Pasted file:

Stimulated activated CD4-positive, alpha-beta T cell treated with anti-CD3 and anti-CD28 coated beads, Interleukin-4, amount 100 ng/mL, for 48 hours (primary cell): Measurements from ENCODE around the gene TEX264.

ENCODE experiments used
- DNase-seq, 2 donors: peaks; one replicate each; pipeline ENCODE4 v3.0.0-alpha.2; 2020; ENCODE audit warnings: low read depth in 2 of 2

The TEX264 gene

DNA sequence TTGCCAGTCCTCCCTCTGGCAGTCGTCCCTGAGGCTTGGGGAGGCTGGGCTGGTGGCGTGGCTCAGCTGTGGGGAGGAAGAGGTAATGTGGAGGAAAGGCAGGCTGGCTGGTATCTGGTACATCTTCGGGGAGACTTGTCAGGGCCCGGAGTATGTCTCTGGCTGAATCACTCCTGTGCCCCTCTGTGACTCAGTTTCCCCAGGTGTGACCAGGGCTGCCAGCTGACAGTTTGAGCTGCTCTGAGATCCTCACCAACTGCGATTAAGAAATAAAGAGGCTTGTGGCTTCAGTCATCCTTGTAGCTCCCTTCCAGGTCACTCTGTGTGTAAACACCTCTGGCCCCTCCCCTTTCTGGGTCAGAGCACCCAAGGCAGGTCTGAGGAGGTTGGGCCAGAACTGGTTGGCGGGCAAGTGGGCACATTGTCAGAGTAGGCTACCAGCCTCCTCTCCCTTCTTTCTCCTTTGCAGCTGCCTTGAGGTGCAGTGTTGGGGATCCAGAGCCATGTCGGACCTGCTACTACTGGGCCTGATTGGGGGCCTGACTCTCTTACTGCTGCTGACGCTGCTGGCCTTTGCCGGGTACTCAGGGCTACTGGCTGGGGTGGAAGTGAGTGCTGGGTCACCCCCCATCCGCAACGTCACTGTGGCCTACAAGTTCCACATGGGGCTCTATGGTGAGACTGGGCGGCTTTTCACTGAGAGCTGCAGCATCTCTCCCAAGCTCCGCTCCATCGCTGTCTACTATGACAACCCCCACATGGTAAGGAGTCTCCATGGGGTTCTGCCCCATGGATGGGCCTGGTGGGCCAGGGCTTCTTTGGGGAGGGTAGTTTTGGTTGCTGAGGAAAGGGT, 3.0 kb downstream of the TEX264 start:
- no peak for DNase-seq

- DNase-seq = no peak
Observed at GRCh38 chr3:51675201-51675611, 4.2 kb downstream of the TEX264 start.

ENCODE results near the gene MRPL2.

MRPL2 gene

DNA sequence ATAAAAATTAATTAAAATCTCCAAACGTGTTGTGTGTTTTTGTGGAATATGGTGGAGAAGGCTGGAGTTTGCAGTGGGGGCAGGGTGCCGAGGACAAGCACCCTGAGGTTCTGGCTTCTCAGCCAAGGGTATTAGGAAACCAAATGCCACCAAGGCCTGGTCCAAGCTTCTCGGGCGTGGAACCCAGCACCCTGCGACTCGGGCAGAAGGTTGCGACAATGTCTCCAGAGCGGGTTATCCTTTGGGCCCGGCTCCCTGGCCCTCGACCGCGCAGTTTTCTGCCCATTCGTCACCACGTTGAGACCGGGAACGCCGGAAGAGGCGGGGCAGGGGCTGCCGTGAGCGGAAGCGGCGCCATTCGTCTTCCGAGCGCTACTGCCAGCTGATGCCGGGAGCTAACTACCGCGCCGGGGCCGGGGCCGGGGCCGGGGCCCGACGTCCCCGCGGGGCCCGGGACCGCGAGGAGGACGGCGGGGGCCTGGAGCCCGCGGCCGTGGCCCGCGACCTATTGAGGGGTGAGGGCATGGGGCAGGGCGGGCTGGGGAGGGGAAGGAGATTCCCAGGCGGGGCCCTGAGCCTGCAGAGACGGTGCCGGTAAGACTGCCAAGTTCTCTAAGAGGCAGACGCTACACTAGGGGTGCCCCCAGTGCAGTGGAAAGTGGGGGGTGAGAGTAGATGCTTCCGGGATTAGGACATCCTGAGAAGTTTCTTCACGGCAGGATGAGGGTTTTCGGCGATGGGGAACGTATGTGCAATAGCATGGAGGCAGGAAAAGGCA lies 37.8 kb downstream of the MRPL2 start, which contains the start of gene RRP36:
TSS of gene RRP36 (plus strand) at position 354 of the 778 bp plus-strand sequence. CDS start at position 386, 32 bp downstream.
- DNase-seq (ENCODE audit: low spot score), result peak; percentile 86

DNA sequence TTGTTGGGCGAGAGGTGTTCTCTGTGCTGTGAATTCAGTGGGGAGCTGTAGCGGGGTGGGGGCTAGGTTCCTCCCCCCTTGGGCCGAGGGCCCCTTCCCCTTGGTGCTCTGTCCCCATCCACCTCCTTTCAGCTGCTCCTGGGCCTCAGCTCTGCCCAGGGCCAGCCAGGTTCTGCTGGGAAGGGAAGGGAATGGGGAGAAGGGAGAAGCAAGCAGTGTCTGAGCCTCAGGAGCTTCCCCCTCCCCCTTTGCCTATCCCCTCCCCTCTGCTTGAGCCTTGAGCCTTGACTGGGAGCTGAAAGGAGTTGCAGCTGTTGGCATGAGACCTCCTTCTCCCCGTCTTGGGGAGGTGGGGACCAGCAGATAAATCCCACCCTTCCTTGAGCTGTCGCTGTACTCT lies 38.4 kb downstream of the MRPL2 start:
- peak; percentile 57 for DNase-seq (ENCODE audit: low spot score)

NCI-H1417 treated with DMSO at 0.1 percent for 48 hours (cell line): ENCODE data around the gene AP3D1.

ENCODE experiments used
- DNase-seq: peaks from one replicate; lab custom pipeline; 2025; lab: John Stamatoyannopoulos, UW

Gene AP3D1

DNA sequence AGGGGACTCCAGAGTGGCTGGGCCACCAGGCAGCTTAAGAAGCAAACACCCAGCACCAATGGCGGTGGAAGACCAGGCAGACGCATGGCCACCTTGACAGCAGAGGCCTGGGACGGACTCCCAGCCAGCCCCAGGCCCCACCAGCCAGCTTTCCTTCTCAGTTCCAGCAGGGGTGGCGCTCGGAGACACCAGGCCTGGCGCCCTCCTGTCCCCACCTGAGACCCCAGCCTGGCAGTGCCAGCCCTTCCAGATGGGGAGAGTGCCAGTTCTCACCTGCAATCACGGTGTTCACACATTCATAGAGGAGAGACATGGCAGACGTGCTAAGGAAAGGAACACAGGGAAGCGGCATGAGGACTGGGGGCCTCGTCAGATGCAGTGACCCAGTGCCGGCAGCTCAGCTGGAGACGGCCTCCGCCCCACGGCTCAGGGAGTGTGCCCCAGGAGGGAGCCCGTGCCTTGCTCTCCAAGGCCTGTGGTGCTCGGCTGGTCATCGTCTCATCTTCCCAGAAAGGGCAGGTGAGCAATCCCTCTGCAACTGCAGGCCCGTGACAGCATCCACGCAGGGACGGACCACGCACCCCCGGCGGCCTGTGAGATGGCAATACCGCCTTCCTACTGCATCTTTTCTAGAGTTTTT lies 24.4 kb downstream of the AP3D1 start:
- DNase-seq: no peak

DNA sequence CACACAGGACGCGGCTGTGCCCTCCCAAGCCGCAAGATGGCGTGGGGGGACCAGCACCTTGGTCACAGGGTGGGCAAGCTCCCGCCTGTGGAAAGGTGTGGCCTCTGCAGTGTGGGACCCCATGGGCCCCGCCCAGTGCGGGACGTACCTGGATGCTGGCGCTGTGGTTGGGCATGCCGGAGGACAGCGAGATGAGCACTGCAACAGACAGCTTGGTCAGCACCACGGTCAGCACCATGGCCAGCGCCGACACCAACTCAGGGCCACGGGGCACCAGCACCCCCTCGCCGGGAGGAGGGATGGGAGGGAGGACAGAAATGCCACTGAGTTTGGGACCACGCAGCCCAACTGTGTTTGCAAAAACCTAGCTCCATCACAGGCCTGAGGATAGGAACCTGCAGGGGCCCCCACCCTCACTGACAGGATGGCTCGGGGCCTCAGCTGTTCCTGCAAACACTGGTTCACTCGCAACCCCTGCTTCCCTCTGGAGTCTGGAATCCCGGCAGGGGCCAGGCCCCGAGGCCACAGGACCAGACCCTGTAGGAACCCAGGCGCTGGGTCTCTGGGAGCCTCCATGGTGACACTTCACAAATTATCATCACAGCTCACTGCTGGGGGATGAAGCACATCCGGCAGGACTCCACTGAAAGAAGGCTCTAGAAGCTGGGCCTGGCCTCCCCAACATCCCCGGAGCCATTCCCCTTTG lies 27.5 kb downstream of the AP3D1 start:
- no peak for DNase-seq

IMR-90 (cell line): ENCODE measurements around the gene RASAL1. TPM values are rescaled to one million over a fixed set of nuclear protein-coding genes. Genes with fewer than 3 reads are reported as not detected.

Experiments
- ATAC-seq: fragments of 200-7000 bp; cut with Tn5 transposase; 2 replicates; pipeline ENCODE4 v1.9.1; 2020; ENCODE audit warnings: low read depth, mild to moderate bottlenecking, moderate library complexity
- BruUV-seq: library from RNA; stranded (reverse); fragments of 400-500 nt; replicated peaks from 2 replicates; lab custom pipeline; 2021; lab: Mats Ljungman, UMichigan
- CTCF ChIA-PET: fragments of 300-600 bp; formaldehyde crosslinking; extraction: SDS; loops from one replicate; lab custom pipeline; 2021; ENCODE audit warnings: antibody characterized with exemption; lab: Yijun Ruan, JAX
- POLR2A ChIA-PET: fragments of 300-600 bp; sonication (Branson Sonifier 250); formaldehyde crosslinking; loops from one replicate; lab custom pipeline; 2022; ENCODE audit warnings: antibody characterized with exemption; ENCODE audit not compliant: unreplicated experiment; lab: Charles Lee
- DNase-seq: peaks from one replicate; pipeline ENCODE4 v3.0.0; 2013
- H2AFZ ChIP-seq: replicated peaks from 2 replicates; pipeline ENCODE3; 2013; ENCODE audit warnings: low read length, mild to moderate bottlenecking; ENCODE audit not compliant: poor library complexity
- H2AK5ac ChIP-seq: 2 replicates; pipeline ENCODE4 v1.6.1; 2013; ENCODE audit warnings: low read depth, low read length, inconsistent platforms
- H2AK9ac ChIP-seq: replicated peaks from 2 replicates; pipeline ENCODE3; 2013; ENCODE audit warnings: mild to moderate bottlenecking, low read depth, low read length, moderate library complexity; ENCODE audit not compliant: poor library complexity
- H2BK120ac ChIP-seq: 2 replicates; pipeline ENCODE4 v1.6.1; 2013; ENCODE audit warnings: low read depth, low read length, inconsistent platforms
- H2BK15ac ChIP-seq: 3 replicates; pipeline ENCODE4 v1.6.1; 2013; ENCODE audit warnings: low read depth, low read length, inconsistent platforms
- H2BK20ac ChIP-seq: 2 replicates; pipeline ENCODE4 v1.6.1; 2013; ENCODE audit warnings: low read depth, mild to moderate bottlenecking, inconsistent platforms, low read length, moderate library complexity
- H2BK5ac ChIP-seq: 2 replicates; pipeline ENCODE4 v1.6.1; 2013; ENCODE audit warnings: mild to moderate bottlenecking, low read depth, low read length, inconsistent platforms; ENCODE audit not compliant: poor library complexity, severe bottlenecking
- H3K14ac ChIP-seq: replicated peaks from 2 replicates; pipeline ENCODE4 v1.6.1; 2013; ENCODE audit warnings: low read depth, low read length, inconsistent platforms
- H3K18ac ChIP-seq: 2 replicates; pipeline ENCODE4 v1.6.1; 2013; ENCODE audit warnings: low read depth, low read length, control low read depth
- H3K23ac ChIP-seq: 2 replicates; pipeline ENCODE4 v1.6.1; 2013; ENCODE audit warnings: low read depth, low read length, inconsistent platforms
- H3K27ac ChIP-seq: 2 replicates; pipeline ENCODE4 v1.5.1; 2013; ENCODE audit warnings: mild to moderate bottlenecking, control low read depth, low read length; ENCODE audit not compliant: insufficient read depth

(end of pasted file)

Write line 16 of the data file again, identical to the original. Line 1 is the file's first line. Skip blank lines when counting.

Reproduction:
NCI-H1417 treated with DMSO at 0.1 percent for 48 hours (cell line): ENCODE data around the gene AP3D1.